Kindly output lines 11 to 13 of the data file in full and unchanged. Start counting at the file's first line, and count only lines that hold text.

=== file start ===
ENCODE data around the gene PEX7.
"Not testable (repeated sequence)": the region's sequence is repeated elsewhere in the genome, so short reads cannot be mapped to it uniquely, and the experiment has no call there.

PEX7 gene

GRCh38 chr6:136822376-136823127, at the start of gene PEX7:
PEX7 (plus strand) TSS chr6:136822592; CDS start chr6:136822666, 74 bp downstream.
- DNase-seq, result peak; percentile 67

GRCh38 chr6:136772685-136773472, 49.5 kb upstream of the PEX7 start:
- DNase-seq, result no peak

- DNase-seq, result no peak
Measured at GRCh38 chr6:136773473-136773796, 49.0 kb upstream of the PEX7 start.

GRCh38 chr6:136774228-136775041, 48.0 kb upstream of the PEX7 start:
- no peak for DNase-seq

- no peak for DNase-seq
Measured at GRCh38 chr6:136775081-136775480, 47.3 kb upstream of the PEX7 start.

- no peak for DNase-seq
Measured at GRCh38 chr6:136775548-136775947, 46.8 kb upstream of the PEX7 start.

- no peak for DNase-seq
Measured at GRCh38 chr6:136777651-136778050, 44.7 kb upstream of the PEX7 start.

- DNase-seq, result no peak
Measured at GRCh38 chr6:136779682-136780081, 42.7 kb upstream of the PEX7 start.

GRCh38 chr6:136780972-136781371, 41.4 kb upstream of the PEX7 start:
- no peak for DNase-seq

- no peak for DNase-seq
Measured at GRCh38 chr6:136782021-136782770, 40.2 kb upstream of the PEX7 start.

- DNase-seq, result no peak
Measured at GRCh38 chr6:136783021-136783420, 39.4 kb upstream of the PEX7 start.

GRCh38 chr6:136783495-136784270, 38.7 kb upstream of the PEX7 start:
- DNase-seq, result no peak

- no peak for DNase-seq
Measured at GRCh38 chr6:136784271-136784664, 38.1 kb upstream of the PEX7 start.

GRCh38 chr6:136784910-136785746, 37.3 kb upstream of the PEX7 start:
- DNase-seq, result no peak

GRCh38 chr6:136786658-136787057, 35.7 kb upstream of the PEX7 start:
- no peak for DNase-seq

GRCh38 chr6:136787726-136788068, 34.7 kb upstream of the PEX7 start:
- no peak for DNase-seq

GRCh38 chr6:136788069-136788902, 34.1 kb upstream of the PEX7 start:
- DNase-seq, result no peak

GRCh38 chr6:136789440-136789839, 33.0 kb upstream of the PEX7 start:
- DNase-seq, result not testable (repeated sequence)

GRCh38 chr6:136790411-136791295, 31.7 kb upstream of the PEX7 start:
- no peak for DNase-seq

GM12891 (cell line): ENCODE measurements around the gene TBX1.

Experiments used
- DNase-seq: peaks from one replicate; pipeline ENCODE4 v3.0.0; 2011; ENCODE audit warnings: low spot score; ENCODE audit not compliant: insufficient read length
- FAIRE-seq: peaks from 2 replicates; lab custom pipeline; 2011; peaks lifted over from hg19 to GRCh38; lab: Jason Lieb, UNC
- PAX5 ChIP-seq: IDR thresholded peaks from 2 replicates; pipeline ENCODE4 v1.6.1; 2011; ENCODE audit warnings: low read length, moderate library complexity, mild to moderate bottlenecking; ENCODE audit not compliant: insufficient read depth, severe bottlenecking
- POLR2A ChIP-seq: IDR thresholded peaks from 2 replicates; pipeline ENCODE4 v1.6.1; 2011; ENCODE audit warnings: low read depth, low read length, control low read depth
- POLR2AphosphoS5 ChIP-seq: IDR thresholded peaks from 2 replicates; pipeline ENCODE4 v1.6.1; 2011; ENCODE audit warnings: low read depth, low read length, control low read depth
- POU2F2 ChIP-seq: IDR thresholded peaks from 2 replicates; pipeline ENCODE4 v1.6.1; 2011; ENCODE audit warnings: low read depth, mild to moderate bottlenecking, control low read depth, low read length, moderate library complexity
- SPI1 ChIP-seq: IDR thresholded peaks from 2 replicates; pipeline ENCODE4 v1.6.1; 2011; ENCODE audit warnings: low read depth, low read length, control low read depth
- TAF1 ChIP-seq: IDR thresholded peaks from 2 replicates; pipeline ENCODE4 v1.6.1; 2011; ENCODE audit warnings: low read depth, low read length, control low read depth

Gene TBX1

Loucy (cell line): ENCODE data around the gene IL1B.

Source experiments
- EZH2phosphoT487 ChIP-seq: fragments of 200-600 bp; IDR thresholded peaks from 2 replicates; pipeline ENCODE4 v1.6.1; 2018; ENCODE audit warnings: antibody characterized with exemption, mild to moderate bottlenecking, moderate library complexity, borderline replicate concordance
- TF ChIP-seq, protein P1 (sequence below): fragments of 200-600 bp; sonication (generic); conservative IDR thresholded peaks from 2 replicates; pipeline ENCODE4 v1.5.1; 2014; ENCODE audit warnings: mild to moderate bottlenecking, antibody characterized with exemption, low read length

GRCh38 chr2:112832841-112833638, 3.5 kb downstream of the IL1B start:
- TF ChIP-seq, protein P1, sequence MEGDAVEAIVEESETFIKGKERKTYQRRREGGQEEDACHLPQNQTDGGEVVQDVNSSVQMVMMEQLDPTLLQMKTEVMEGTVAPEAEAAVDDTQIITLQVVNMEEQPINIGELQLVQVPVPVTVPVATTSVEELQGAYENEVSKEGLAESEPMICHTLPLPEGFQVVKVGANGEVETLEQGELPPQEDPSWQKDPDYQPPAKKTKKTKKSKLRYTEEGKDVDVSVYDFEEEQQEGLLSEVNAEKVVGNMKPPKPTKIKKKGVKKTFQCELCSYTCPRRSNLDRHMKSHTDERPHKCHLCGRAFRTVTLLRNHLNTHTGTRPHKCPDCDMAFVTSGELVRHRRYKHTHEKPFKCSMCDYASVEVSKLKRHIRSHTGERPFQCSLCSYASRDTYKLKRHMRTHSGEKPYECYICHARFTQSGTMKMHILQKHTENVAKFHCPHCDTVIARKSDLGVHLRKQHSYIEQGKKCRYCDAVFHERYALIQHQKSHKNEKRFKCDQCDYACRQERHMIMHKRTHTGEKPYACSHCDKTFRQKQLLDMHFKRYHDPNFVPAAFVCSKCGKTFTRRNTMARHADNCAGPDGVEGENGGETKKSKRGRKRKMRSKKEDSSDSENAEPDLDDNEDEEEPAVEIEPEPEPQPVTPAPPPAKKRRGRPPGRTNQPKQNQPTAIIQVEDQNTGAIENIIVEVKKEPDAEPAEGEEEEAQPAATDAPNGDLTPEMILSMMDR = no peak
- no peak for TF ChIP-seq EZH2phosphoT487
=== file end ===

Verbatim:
GRCh38 chr6:136774228-136775041, 48.0 kb upstream of the PEX7 start:
- no peak for DNase-seq

- no peak for DNase-seq